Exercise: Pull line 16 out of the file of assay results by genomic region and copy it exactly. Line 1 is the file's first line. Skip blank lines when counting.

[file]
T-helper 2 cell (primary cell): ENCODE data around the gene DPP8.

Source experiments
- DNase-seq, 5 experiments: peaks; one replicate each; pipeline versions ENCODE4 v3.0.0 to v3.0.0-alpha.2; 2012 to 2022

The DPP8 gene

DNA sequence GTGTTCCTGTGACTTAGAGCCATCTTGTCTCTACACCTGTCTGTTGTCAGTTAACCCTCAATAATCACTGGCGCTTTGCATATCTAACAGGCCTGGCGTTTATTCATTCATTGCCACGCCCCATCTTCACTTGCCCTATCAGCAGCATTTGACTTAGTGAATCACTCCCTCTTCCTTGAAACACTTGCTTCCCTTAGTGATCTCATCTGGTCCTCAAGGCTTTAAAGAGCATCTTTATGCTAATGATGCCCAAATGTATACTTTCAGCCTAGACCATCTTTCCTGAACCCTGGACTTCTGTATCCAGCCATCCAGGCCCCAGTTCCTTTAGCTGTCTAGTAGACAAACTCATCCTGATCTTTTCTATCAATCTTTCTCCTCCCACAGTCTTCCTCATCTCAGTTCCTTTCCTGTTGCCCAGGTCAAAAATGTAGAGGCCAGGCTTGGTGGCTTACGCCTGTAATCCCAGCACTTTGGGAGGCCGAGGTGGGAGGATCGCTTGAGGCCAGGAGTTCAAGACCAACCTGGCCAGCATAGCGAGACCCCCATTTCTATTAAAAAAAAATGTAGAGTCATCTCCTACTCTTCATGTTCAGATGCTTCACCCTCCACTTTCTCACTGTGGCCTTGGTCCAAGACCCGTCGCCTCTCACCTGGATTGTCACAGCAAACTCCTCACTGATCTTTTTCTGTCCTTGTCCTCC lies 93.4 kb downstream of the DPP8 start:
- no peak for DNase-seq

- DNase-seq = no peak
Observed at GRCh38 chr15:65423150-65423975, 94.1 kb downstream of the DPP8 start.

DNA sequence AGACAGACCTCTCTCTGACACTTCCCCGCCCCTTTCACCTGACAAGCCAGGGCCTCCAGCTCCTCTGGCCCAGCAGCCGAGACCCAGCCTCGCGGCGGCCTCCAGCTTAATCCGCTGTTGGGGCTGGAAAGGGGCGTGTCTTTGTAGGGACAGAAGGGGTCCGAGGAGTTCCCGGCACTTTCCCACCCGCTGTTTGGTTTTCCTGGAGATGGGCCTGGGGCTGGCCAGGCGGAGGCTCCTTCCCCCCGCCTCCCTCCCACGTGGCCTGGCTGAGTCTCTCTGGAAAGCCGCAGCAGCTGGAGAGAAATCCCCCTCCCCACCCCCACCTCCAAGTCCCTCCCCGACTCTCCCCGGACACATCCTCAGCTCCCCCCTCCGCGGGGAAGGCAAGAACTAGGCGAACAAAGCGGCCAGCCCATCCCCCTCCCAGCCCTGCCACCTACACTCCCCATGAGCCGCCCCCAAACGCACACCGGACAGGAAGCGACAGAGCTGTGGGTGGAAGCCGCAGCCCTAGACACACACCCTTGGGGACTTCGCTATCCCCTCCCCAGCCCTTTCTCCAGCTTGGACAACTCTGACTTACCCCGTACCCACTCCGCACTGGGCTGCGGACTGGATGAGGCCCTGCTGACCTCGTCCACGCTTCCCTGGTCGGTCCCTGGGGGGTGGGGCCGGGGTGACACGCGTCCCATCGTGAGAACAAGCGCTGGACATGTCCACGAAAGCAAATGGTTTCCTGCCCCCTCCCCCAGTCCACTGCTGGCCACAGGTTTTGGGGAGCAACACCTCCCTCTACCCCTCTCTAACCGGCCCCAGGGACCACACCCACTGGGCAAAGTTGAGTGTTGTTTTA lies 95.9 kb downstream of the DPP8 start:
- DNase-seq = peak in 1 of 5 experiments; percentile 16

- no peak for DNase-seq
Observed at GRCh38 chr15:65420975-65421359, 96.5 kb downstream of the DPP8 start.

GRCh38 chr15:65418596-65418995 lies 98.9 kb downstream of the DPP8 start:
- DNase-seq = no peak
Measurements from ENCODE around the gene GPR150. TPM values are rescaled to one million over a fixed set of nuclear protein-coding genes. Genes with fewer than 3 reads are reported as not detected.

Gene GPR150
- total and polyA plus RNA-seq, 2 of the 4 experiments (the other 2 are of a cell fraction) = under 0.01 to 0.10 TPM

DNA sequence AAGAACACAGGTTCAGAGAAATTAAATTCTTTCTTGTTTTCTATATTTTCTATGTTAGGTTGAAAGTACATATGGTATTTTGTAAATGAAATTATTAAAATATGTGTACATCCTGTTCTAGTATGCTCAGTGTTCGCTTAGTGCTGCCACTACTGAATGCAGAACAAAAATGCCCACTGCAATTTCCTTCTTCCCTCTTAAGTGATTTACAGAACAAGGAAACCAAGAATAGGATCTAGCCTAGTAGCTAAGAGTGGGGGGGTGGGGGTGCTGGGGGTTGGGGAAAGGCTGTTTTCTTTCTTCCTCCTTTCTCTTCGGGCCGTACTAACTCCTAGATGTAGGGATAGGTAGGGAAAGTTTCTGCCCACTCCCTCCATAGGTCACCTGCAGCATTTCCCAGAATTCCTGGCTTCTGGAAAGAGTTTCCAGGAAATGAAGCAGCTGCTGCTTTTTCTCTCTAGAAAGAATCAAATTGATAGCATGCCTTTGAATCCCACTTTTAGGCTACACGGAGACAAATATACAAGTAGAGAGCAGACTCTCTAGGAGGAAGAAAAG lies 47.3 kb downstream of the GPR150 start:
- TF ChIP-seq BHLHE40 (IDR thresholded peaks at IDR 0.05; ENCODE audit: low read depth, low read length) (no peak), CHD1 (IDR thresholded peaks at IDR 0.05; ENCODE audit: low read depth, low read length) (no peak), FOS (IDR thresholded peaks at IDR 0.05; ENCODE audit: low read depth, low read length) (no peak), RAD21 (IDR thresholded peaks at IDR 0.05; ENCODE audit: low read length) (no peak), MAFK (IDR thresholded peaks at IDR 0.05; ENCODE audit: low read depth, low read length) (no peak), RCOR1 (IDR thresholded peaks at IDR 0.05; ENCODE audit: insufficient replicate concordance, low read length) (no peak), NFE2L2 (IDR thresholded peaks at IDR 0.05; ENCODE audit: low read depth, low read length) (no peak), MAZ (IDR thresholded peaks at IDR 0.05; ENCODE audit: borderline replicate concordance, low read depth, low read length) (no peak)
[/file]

Gene GPR150